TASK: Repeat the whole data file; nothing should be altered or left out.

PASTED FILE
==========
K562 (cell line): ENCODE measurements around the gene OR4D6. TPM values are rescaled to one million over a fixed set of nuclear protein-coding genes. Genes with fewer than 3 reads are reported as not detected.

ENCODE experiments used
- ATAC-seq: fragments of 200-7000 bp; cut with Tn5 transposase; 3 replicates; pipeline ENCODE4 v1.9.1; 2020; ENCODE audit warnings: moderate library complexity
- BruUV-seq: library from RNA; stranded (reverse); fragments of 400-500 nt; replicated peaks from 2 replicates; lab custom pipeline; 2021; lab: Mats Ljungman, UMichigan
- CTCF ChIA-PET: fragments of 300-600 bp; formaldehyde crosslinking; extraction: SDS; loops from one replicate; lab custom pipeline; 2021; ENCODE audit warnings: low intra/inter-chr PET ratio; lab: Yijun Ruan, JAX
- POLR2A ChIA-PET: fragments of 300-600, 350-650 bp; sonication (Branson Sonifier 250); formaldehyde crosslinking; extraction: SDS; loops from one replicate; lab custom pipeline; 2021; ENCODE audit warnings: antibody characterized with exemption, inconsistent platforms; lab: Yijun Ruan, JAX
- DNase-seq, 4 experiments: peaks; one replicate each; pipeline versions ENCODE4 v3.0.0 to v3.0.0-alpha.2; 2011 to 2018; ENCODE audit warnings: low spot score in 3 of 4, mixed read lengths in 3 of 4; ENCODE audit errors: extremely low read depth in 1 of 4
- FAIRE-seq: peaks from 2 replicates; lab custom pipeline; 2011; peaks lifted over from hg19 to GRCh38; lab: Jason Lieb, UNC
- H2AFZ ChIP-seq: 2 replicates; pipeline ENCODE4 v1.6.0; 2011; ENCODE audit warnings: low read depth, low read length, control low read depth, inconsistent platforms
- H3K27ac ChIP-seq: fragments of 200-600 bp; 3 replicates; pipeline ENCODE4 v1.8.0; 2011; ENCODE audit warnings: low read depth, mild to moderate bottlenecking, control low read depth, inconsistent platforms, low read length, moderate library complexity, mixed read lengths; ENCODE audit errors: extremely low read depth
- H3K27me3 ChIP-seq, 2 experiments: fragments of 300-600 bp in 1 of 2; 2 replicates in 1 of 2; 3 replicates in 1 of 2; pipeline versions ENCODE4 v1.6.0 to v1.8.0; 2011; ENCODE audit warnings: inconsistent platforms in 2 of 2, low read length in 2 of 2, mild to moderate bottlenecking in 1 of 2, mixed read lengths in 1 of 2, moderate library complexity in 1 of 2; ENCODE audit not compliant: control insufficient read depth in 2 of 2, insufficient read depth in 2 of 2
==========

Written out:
K562 (cell line): ENCODE measurements around the gene OR4D6. TPM values are rescaled to one million over a fixed set of nuclear protein-coding genes. Genes with fewer than 3 reads are reported as not detected.

ENCODE experiments used
- ATAC-seq: fragments of 200-7000 bp; cut with Tn5 transposase; 3 replicates; pipeline ENCODE4 v1.9.1; 2020; ENCODE audit warnings: moderate library complexity
- BruUV-seq: library from RNA; stranded (reverse); fragments of 400-500 nt; replicated peaks from 2 replicates; lab custom pipeline; 2021; lab: Mats Ljungman, UMichigan
- CTCF ChIA-PET: fragments of 300-600 bp; formaldehyde crosslinking; extraction: SDS; loops from one replicate; lab custom pipeline; 2021; ENCODE audit warnings: low intra/inter-chr PET ratio; lab: Yijun Ruan, JAX
- POLR2A ChIA-PET: fragments of 300-600, 350-650 bp; sonication (Branson Sonifier 250); formaldehyde crosslinking; extraction: SDS; loops from one replicate; lab custom pipeline; 2021; ENCODE audit warnings: antibody characterized with exemption, inconsistent platforms; lab: Yijun Ruan, JAX
- DNase-seq, 4 experiments: peaks; one replicate each; pipeline versions ENCODE4 v3.0.0 to v3.0.0-alpha.2; 2011 to 2018; ENCODE audit warnings: low spot score in 3 of 4, mixed read lengths in 3 of 4; ENCODE audit errors: extremely low read depth in 1 of 4
- FAIRE-seq: peaks from 2 replicates; lab custom pipeline; 2011; peaks lifted over from hg19 to GRCh38; lab: Jason Lieb, UNC
- H2AFZ ChIP-seq: 2 replicates; pipeline ENCODE4 v1.6.0; 2011; ENCODE audit warnings: low read depth, low read length, control low read depth, inconsistent platforms
- H3K27ac ChIP-seq: fragments of 200-600 bp; 3 replicates; pipeline ENCODE4 v1.8.0; 2011; ENCODE audit warnings: low read depth, mild to moderate bottlenecking, control low read depth, inconsistent platforms, low read length, moderate library complexity, mixed read lengths; ENCODE audit errors: extremely low read depth
- H3K27me3 ChIP-seq, 2 experiments: fragments of 300-600 bp in 1 of 2; 2 replicates in 1 of 2; 3 replicates in 1 of 2; pipeline versions ENCODE4 v1.6.0 to v1.8.0; 2011; ENCODE audit warnings: inconsistent platforms in 2 of 2, low read length in 2 of 2, mild to moderate bottlenecking in 1 of 2, mixed read lengths in 1 of 2, moderate library complexity in 1 of 2; ENCODE audit not compliant: control insufficient read depth in 2 of 2, insufficient read depth in 2 of 2